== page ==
Glaucoma is a group of eye diseases which cause irreversible vision loss due to optic nerve damage. Loss of sight is normally gradual, and may be first noticed with a loss to your peripheral vision.
2% of Australians will develop the disease in their lifetime, and you are ten times more likely to develop it if it runs in your family. Glaucoma is the second leading cause of blindness, after cataracts.
What causes glaucoma?
Your optic nerve is made up of roughly a million nerve fibres which connect the back of the eye to the brain. A rise in intraocular pressure (IOP) can be caused by a build-up of fluid within the eye, which may damage the optic nerve.
This fluid (aqueous humour) keeps they eye healthy and normally drains. However, when it is overproduced or prevented from draining normally, it may increase the pressure in the eye.
As the nerve deteriorates, blind spots will start to develop in your field of vision.
Types of glaucoma
Multiple types of glaucoma exist, each characterised by differences in their presentation.
Open-angle glaucoma is the most common form of the disease. Despite having a normal drainage angle, the trabecular meshwork (a type of specialised tissue which helps drain the eye) becomes partially blocked, causing pressure on the optic nerve.
Symptoms of open-angle glaucoma include:
- Patchy blind spots in your peripheral or central vision
- Tunnel vision (in advanced glaucoma).
Closed angle glaucoma occurs when the iris bulges forward and blocks the drainage angle between the cornea and the iris, stopping fluid from circulating through the eye. When this closure happens suddenly, it is called acute angle-closure. If it is gradual, it is called chronic angle-closure.
Symptoms of angle-closure glaucoma include:
- Severe headaches
- Eye pain
- Nausea and vomiting
- Blurred vision
- Halos around lights
- Redness of the eyes
Acute angle-closure glaucoma is an eye emergency. If these symptoms onset suddenly, it is important to visit your local emergency department immediately. Immediate treatment is necessary to prevent permanent vision loss.
Normal tension glaucoma
As the name suggests, normal tension glaucoma develops despite normal pressure in the eye. Medical professionals are not 100% sure why this happens, but could be due to having a sensitive optic nerve or poor blood flow in the arteries.
Glaucoma in children
Some children may be born with glaucoma, or may develop it early on in their lives. This is normally due to an underlying medical condition or drainage blockages.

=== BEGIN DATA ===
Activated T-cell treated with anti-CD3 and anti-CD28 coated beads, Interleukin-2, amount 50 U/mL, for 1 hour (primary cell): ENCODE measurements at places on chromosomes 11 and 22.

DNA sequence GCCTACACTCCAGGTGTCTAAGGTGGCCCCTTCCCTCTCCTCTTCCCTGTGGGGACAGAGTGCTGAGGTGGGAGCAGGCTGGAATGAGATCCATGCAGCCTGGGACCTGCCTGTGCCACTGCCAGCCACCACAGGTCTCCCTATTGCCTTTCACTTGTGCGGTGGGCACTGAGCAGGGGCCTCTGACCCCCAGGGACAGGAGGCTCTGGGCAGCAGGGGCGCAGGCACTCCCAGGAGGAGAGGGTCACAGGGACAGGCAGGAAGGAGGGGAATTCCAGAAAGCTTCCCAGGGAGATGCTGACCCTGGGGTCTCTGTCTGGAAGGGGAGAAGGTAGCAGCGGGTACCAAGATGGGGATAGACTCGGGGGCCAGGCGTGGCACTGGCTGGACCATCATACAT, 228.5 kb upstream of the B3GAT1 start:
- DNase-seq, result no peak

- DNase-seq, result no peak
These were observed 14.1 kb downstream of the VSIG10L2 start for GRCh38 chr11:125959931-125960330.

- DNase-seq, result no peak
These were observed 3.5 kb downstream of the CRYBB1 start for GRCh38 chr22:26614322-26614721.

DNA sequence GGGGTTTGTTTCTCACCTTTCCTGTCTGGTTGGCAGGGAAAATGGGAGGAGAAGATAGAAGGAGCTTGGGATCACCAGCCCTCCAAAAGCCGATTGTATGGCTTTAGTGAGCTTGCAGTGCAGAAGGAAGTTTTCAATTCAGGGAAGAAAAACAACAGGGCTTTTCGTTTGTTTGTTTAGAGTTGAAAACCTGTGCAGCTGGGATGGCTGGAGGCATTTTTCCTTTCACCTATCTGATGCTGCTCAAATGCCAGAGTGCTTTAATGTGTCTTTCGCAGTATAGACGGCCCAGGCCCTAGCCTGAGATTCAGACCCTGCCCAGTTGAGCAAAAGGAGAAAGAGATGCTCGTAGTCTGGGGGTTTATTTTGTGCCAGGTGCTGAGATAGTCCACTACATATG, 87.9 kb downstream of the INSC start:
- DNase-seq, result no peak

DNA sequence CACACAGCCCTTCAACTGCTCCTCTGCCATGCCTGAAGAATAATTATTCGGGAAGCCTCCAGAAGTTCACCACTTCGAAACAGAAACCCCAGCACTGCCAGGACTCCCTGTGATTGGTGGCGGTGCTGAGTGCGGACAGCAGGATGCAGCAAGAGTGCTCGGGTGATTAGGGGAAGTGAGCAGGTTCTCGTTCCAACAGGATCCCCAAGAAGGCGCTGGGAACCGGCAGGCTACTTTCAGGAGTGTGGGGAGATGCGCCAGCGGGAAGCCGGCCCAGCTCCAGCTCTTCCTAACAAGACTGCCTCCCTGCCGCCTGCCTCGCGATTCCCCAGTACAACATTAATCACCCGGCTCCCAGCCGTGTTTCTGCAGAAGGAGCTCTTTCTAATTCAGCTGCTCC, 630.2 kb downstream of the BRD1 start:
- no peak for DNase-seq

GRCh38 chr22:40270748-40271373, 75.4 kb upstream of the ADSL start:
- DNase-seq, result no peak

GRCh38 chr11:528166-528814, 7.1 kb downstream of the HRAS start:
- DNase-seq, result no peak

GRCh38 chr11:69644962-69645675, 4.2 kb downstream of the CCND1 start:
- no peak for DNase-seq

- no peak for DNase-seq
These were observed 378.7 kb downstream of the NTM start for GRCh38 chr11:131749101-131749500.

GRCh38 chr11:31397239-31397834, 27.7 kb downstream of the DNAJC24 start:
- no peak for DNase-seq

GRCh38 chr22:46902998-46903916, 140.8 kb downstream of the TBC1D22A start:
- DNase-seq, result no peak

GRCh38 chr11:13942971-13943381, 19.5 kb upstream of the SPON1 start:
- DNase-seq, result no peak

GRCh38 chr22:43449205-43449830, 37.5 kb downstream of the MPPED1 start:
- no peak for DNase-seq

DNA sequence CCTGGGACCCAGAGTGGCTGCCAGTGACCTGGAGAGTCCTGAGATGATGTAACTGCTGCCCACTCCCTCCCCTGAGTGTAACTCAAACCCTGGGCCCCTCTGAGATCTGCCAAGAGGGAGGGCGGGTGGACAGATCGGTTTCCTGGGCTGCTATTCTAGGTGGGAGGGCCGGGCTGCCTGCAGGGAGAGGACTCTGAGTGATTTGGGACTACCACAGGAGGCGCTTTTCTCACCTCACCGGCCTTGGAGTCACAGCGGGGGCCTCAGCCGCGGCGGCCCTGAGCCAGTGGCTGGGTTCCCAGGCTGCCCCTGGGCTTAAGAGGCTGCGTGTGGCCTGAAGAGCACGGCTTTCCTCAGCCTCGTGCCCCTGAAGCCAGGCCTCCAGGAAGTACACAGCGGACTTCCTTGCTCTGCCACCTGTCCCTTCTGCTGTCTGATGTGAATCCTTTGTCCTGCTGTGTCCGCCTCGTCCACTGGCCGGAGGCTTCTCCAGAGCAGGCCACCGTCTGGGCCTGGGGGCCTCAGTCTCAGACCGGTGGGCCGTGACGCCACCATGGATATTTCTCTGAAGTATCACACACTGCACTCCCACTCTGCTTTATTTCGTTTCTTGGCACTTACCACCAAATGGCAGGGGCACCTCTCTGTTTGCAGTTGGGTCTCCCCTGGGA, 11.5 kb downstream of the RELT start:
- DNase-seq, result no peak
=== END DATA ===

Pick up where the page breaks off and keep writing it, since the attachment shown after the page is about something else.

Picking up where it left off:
Symptoms in children include:
- Unusually large eyes
- Cloudiness of the cornea
- Excessive tearing
- Sensitivity to light
Pigment granules from the iris can build up in the drainage channels, causing blockages and increasing the eye’s pressure intermittently.
Symptoms of pigmentary glaucoma include:
Initially, there may not be any symptoms at all. However, this can change as the condition progresses. This may result in:
- Loss of peripheral vision
- Halos and blurry vision
- More pigment in the drainage channels
- A thinning of the iris
- Optic nerve damage
What are the risk factors?
More than half the people living with glaucoma are still unaware that they have the disease, so it is important to be aware of the warning signs.
Factors which may put you at a higher risk of developing glaucoma include:
- High internal eye pressure
- Being over 60 years of age
- People of colour are at higher risk
- A family history
- Underlying medical conditions such as diabetes, heart disease, high blood pressure and sickle cell anaemia
- Thin corneas
- Being extremely nearsighted or farsighted
- Previous eye surgery
- Using eye medication regularly, including eye drops.
How is glaucoma prevented?
There are currently no known ways of prevention. However, the disease can be managed if detected early, and significant vision loss can be prevented.
To increase your chances of detecting glaucoma and addressing it before it causes significant vision detraction, it is important to:
- Know your family’s health history, as the condition tends to run in families.
- Have regular eye examinations, particularly if you are considered at-risk.
- Exercise safely, as exercises like jogging may increase the risk of pigmentary glaucoma.
- Wear eye protection, as eye injuries can lead to the disease. This is particularly important when using power tools.
In some cases, medication can be used to control and lower the pressure on the eye. In more advanced cases, surgery or laser treatment may be required to treat your glaucoma.
Dr Joseph Park conducts laser surgical procedures at Westside Eye Clinic.
Selective Laser Trabeculoplasty (SLT) involves directing laser pulses at the eye’s drainage flow channels. This stimulates the cells and clears away any debris causing blockages. This will lower the pressure on the eye, and can be used in conjunction with specialised eye drops.
YAG laser peripheral iridotomy is used for angle-closure glaucoma. It creates a channel in the iris, opening up the drainage angle and preventing the disease from progressing any further.
If medication or laser surgery fail to halt the progress of your condition, then Dr Park might recommend surgery as the next step in your treatment.
There are a few surgical procedures available to treat the disease.
Minimally Invasive Glaucoma Surgery (MIGS) – In mild to moderate cases, microstents are placed in the drainage angle to bypass the blocked trabecular meshwork. This restores the natural drainage system.
Filtration Surgery (Trabeculectomy) – People who don’t respond to other treatments will undergo filtration surgery. A new pathway will be created to allow the fluid of the eye to bypass the obstruction, and drain out of the eye.
Ahmed Drainage Implant – The Ahmed Drainage Implant is a drainage device that is inserted into the eye to control pressure.